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Solving the Puzzle of Chromaticism in Jazz

One of the main defining characteristics of all great bebop solos is their use of chromaticism. But for those unfamiliar with chromatic concepts, the idea of using chromaticism in your playing can be really difficult to understand. After all, it’s not enough to just wander around the chromatic scale — you have to know where you are and where you want to go, as well as how to land there on a strong beat.

Jazz music solo targeting chord tones on strong beats
Targeting chord tones on strong beats

It can also be confusing when you realize that not every chromatic configuration sounds good.

Jazz chromatic passage that sounds bad
Not all chromatic passages sound good!

To make things worse, because most common scales have an asymmetrical intervallic pattern, you can’t always apply the exact formula to every area of the scale.

Breaking down the asymmetry in a dorian scale in jazz
Breaking down the asymmetry in a dorian scale

With all these choices over all 12 keys, this can all be very overwhelming. But there is good news! The 15 Approach Note and Enclosure Exercises PDF resource from can give you practice and help acquaint you with some of the tricks that can make you more comfortable with chromaticism.

Each of the exercises in this resource chromatically targets all seven scale tones of the major scale in a creative and melodic way to solve the asymmetry issues. Plus, all of the exercises sound good, too—so they’re not just the repeating drudgery of some exercise routines.

We’re going to jump in on one of the exercises and see what we can learn from it. But before we get going, make sure to check out the full PDF package here, as well as our accompanying YouTube video, “Solving the puzzle of chromaticism in jazz,” which features Nathan walking you through these concepts.

Now let’s get playing!


Selecting an exercise

The best way to find an exercise that you like is to trust your ear. When Nathan is looking for one to work on, he sight reads the exercises several times and chooses one to dive deeply into. This helps keep your ears as the main boss.

Once you found one that sounds good to your ears, it’s good to focus deeply on this exercise for a few weeks. From Nathan’s experience, it’s more helpful to digest one exercise permanently, rather than just scratching the surface of 10 of them and forgetting them forever.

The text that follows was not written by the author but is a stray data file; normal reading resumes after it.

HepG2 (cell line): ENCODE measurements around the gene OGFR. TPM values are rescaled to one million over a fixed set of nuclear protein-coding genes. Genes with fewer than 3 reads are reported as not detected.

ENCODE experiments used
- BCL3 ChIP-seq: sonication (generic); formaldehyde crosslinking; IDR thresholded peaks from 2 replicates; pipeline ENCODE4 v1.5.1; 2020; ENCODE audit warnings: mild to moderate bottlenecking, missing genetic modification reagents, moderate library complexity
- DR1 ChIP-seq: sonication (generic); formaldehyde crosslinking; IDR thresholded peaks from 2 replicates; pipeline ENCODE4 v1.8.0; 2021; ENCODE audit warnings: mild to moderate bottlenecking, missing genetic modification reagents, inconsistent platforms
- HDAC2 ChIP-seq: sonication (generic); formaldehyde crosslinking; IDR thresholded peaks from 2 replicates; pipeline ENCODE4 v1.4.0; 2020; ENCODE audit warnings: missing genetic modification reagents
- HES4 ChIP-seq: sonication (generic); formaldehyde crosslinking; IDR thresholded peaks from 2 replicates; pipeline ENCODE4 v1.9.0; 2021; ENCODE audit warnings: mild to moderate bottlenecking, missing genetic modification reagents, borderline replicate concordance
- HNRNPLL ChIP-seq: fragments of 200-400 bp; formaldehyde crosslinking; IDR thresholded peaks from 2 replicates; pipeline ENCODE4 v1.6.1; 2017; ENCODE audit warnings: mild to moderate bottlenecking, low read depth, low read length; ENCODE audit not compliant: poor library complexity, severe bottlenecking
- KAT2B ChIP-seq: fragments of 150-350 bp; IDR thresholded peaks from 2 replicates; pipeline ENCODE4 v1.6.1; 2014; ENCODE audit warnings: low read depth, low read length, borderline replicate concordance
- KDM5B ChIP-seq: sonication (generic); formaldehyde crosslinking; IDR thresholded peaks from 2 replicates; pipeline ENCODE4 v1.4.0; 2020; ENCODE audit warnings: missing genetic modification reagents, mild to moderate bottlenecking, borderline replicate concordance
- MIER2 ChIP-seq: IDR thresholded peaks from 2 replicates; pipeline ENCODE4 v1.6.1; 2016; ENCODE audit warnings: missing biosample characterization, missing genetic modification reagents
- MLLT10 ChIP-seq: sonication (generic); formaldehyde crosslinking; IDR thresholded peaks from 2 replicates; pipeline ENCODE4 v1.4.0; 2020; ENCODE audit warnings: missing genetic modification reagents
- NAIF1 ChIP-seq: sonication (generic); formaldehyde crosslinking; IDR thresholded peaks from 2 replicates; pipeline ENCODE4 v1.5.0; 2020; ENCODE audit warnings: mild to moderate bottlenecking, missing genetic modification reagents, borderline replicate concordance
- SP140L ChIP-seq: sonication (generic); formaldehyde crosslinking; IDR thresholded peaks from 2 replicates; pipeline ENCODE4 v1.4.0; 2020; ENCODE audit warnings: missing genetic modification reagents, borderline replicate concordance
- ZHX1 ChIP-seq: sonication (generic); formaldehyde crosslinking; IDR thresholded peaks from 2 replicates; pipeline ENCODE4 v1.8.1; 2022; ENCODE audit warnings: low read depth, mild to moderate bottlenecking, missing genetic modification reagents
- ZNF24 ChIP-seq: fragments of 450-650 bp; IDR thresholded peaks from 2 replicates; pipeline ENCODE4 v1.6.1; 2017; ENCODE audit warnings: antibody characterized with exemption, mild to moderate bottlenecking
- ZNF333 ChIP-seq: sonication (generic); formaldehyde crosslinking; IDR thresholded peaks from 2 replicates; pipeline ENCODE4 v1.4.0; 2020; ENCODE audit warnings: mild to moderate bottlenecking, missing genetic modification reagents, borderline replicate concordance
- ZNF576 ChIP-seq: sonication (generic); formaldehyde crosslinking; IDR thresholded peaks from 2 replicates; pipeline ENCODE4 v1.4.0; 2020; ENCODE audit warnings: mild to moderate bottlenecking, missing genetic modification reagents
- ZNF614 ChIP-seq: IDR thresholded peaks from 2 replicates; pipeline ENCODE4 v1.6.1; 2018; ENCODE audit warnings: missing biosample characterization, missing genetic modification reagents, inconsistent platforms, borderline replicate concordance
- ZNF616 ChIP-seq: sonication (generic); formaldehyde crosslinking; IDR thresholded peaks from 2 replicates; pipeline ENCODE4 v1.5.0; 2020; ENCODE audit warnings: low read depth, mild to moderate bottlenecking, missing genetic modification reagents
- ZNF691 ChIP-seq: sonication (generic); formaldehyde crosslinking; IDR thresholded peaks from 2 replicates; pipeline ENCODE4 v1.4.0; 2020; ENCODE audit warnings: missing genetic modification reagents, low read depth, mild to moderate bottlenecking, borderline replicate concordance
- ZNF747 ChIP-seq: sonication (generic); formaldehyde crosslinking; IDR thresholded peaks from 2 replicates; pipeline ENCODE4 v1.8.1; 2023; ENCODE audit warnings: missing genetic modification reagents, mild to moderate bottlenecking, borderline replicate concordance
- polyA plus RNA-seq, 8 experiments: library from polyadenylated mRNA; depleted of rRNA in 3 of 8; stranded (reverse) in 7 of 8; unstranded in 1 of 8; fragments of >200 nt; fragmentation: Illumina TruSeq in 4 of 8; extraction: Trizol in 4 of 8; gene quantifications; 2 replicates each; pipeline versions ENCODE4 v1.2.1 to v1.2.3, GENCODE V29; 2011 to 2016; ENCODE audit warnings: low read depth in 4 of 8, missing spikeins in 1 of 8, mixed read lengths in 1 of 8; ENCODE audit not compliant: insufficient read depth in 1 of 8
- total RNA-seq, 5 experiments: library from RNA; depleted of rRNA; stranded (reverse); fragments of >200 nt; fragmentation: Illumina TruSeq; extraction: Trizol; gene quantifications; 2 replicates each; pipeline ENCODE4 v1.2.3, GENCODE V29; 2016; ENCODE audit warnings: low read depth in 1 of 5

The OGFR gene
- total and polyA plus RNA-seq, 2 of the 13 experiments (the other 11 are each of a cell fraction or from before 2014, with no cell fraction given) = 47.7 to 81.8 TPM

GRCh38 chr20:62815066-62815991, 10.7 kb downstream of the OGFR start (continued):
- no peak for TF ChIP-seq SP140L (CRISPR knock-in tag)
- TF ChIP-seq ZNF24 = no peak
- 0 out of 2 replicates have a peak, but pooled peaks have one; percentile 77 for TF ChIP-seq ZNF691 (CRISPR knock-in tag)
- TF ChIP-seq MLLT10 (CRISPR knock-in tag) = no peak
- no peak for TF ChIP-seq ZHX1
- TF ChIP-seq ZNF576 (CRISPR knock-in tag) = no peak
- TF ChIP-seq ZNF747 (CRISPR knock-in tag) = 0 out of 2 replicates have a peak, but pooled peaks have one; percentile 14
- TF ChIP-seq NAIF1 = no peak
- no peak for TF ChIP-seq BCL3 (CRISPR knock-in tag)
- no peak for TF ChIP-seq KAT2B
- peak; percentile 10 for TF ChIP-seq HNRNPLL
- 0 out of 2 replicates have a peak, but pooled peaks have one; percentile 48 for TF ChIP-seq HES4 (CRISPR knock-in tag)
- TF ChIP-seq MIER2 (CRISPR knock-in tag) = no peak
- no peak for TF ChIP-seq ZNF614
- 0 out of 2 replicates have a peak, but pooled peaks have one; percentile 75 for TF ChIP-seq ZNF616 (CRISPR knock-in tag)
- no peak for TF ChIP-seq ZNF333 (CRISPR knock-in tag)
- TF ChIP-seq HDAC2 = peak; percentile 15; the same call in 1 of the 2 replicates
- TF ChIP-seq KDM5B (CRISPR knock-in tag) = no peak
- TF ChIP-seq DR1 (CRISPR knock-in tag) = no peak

Chromatic exercise analysis

In each exercise in this book, you’ll see that there’s an intentional pattern going, which will make it easier to understand. In this exercise, you’ll notice that if you split the bar in two, the first four notes are your enclosure and the second four notes are strictly diatonic. This scheme carries through the whole exercise, even descending.

Jazz chromatic enclosure exercise ascending

To note, the second half of the measure is a 1, 2, 3, 5 shape, which carries up every single step of the scale.

Jazz chromatic enclosure exercise descending

When we descend, we have the same thing—but instead of going 1, 2, 3, 5, we’re going to go back to the note we started on, so 1, 2, 3, 1.

Analyzing jazz enclosure exercise ascending

Taking a look at the first half of the bar, that’s where we have a four-note enclosure happening. But as you can see, they’re not strictly the same set of intervals. Looking at the first measure, those first two notes are a whole step apart, while the next measure they are a half step apart. Same is true for the next measure, then the next measure is a whole step. So how does this sound so good? Yes, there are some slight differences going on, but there’s a clue in the underlying line.

Underlying scale line in jazz exercise
Notice how the first notes move up the scale

If you look at the first note of each of the measures, it’s going up in a scale—the first note starts on the third of C and just goes up diatonic steps.